Mushrooms have been extensively included in oriental diets for their medicinal powers. Traditional medicine history in China and Japan shows that mushrooms have been used to boost immunity and fight diseases for more than 3000 years. Recent scientific research has also shown that mushrooms have the potential to build a healthy immune system, repel tumor growth and promote the growth of intestinal flora.
Morel, also known as Morchella Elata, is a rich source of vitamin D, vitamin B, protein, not to mention thiamine, niacin and riboflavin. You could also find selenium, copper and potassium in morel.
Three ounces (84g) of morel mushrooms contain about 50 calories. It’s free of fat and the total carbohydrate content is just about 3g and protein content is at 2g.
Selection of Morel Mushrooms
When selecting morel mushrooms, you should be able to differentiate between true morels and false morels. Don’t take the risk of consuming false morels as they contain a kind of carcinogenic toxin which could lead to gastrointestinal problems. Also, avoid consuming morel mushrooms with alcohol. Studies have shown that when the two mix there could be mild poisoning.
So, how do you identify a false morel? The first difference you would see in a false morel is the stem. Instead of being hollow it contains a cotton-like substance. Also the cap is positioned at the top of the stalk and could easily be severed from the stem. Another indication is that the cap has wrinkles and resembles the appearance of a honeycomb. Examples of false morels are Verpa Bohemica and Gyromitra Esculenta or popularly known as Beefsteak Morel.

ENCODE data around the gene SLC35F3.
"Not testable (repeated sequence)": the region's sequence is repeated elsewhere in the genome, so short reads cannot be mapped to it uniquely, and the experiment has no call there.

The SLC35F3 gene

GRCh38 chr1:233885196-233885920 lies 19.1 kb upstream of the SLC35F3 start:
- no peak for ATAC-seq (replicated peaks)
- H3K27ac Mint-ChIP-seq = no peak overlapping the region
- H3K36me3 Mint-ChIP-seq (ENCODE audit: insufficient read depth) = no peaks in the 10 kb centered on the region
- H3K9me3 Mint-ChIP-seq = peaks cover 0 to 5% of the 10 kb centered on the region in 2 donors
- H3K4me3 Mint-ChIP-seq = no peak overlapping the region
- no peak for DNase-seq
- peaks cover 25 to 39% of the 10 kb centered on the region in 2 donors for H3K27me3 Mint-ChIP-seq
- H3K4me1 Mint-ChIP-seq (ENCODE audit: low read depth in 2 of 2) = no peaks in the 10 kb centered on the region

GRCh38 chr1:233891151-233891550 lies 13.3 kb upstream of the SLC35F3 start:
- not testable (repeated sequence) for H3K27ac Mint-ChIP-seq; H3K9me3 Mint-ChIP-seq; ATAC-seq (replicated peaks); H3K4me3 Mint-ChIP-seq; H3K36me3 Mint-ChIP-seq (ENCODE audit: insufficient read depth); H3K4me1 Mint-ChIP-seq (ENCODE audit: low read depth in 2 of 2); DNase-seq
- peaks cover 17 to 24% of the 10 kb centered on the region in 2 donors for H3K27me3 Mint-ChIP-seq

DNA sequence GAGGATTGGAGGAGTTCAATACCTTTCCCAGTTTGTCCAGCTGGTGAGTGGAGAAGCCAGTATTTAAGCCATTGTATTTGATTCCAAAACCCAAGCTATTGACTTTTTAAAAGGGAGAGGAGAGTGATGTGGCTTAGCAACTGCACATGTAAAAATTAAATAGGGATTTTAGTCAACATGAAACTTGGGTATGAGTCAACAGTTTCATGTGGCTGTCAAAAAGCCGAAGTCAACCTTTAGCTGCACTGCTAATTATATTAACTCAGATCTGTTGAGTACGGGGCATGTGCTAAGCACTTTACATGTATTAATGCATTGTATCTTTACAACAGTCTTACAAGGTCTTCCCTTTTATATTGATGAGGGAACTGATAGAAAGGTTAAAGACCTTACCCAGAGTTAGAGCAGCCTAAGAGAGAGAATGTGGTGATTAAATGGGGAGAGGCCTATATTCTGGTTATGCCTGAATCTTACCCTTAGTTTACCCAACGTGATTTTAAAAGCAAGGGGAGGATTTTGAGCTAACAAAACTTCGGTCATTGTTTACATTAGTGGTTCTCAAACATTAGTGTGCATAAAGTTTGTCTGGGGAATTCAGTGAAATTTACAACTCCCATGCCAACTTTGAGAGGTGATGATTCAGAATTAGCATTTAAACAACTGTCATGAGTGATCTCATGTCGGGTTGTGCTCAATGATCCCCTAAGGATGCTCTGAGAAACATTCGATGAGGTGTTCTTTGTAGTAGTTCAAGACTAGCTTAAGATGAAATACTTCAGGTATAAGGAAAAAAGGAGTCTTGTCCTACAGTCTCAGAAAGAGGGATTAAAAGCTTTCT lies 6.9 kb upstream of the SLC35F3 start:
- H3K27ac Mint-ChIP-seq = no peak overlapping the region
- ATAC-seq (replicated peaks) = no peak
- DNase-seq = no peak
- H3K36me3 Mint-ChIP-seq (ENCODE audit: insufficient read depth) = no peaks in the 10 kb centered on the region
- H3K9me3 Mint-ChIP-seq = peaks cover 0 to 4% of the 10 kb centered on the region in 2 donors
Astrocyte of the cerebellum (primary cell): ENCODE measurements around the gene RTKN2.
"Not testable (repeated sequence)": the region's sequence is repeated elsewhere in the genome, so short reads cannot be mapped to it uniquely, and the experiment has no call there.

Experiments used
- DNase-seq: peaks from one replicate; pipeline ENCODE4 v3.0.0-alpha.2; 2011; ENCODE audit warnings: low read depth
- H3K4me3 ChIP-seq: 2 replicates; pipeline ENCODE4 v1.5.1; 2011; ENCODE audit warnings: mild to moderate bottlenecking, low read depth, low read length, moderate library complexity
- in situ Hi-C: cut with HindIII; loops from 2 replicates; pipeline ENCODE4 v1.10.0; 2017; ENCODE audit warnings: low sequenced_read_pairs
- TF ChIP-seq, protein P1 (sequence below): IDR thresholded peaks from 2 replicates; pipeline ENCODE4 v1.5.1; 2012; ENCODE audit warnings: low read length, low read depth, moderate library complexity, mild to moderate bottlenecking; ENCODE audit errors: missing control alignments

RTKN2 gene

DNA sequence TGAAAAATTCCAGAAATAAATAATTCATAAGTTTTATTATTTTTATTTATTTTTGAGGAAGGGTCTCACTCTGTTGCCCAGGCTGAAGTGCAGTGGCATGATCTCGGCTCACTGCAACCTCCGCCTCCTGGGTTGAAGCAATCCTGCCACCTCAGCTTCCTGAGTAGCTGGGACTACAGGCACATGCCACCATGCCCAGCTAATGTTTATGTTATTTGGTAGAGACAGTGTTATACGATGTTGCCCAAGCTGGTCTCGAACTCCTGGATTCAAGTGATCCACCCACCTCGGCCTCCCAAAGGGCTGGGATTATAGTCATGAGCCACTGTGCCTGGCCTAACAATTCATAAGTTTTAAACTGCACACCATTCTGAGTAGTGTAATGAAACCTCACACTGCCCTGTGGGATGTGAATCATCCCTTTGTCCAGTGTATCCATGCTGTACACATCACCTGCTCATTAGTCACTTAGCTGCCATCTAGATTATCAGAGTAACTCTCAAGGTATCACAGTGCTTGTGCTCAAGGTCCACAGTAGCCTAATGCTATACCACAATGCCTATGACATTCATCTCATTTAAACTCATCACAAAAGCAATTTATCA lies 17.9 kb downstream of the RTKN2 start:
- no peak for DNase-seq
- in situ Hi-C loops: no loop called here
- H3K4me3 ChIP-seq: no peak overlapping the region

How to Prepare Morel Mushrooms for Cooking
Morel mushrooms must be thoroughly cleaned before they are cooked. You would first want to rinse them before cutting them into two, lengthwise. Then you would want to thoroughly rinse them again. For additional safety, soak them in salt water to rid them of any harmful microorganisms that may be lodged in the mushrooms.
Soaking in salt water is not really compulsory though. Some don’t fancy doing it for fear of making the mushrooms salty before cooking. If you decide to soak them in salt water, don’t do it for a long period of time.
If you aren’t going to cook morel mushrooms soon after buying them, you should try to remove as much water as possible from them. Then cover them with a damp paper towel and leave them in the fridge to retain their crispness. To maintain freshness, don’t refrigerate for more than three days.
There are hundreds of morel recipes over the Internet. Just search for `morel healthy recipes’ and you’ll be presented with unlimited choices. If healthy eating is your concern choose ones that promote the use of olive oil, garlic, ginger and other health-boosting ingredients. A site worth visiting for morel recipes is the The Great Morel.
https://thegreatmorel.com/faq.html - preparation for cooking morel mushrooms
https://www.livestrong.com/thedailyplate/nutrition-calories/food/generic/morel-mushrooms-fresh/ - nutrition facts of morel mushrooms.
https://mdc.mo.gov/discover-nature/outdoor-recreation/how/mushrooms/edible-mushrooms - morel mushroom caution